How to explain Acts 17:24 to 8yo son


#1

:confused:
Hello! Our son’s Upwards basketball team has Acts 17:24 as the first Bible verse they memorize. How do I explain this verse from a catholic perspective. (Why did they choose this verse?)
Thanks


#2

Hello! Our son’s Upwards basketball team has Acts 17:24 as the first Bible verse they memorize. How do I explain this verse from a catholic perspective. (Why did they choose this verse?)
Thanks
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I don’t know why they chose it but that verse to me means that Paul was saying that unlike the lifeless idols of Greece, God is living creator of of all things and does not inhabit man-made shrines or statues.


#3

Alright, Hear are my thoughts and if they are wrong I am sure that someone will come in hear and castrate me.
Here is how I see the passage. God dwells not in lifeless things but, if this is an attempt to bash the Catholic Church which is why I guess that you are concerned, look at it this way. The Catholic Church is not a Church in the scince of buildings church. It would still be the Catholic Church if there were no buildings in which to hold services (what we would call a church). The RCC and its members are the mystical/visable body of christ not, just brick and stone.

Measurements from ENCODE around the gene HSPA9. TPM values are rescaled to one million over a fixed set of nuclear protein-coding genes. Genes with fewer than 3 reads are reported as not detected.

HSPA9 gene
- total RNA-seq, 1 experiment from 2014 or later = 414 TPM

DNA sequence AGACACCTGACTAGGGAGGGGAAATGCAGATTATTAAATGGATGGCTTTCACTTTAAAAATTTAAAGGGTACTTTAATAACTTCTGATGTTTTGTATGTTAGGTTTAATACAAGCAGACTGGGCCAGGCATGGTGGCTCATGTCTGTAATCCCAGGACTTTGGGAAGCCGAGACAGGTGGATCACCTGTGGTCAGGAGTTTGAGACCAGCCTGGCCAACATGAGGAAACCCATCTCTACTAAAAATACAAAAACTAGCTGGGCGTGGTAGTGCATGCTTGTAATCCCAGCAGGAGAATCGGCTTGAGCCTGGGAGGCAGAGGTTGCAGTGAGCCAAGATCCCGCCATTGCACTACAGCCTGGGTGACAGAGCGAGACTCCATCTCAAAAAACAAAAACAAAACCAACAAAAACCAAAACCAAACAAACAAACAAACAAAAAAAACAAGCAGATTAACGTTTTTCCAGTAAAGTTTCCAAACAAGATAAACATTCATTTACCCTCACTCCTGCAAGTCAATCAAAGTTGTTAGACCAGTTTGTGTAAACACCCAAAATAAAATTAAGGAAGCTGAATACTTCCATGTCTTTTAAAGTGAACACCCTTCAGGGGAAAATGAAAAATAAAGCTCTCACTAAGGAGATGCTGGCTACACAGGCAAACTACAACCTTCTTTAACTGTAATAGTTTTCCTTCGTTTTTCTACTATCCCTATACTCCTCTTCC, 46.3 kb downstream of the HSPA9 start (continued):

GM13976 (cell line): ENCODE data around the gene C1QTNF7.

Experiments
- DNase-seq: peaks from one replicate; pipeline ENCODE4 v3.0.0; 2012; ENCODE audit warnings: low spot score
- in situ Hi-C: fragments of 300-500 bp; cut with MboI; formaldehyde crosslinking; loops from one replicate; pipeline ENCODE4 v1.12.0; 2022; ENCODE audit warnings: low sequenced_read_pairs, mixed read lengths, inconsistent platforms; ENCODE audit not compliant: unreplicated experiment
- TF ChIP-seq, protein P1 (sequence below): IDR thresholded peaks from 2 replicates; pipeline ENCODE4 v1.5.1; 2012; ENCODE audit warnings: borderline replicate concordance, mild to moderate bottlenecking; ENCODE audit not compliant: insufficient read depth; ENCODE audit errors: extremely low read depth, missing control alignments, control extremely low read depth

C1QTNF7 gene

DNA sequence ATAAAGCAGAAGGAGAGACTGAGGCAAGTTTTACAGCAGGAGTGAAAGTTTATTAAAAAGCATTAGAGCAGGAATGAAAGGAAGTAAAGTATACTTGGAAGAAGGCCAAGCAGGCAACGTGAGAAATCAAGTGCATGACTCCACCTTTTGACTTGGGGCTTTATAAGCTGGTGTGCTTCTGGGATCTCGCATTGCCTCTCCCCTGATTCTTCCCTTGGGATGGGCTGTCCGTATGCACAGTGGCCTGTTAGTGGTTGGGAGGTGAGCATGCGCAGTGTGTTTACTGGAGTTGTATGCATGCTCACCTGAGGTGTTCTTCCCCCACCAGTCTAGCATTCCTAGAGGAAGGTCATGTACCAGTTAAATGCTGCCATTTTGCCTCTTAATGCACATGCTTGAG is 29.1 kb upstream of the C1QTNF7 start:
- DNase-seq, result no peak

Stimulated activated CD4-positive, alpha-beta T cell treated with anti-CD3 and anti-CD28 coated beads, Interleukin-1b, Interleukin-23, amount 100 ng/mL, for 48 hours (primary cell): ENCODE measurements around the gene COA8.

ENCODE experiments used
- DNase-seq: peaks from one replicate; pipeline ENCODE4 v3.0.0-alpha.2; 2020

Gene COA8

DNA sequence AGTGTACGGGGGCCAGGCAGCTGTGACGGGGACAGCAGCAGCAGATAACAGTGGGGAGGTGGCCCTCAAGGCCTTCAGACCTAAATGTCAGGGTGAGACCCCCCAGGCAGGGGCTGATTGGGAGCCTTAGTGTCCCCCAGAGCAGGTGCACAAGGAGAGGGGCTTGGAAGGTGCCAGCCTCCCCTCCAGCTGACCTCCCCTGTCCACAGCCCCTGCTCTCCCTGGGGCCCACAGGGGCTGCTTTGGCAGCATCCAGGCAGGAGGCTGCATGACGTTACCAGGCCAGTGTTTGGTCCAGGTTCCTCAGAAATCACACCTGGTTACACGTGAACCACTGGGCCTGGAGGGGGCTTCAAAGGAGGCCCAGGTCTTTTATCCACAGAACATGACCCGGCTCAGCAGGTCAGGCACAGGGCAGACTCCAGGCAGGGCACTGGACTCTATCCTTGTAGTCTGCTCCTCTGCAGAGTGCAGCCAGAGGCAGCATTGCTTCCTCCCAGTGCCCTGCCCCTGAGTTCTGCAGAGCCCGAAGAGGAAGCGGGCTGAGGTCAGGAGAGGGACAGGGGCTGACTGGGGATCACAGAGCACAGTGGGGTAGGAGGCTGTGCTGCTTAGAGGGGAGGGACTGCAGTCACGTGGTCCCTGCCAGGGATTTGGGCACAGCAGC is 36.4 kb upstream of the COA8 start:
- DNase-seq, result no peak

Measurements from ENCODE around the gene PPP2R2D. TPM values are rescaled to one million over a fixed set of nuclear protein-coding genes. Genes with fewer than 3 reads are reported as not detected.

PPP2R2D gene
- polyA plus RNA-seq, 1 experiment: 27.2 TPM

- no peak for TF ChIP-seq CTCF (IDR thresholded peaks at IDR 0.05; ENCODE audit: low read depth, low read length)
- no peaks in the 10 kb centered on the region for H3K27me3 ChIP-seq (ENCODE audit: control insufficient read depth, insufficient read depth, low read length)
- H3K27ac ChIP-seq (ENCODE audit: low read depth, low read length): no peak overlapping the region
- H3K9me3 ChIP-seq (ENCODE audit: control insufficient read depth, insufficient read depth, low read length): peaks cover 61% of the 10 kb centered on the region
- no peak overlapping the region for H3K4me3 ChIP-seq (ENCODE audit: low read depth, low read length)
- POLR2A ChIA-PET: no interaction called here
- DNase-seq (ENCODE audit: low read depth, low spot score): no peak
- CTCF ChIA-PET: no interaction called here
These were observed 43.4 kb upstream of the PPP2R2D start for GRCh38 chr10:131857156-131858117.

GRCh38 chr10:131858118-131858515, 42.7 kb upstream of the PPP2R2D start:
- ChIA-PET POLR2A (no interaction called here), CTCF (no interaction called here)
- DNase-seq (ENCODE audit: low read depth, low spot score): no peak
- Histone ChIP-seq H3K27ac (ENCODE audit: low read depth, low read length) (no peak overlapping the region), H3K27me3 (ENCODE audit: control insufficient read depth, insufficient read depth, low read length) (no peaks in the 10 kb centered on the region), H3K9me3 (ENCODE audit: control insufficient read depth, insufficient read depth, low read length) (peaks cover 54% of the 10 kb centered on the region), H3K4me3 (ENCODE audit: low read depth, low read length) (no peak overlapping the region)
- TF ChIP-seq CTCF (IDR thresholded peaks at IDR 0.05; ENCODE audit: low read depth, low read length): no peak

I hope this thought helps. Good luck and God be with you. I will send up a prayer for ya’ll.


#4

“God that made the world and all things therein, seeing that he is Lord of heaven and earth, dwelleth not in temples made with hands”

They probably have your kid memorize it because above all things, above basketball, above friendship, above everything we are supposed to love the Lord our God (Mark 12:30-31). And although it may be a strange choice to choose the one on temples, consider this:

The context of the verse is speaking about the shrine to the unknown God (see Acts 17:23). The Romans actually believed that the god inhabited those temples. And thus, one went there to worship that God. So it is a good thing to recall, especially as a child, that in every aspect of life, not just Sunday church time, we are to know God is present. Thus, the entire world is filled with His Spirit, because He made His temple in the Spirit of the Church, not a specific building.

The verse is a very Catholic verse, as the previous post said, because it recalls that by the power of God’s Holy Spirit the church will be maintained. But also, it is saying that God is not in the temple itself, that is, is not in the wood nor the beams, and not even in the Crucifix.

Actually, do not be nervous of explaining things from a Catholic perspective, for Catholicism is consistent throughout the entire Bible (hehe). The theology and dogma, and the philosophy and mysticism of the Church has been flushed out, checked, and rendered true to tradition for 2000 years, so it’s not really too much to worry about: there is a Catholic explanation or two for everything biblical.

I hope that all makes sense! God bless!

Aaron Magnan


#5

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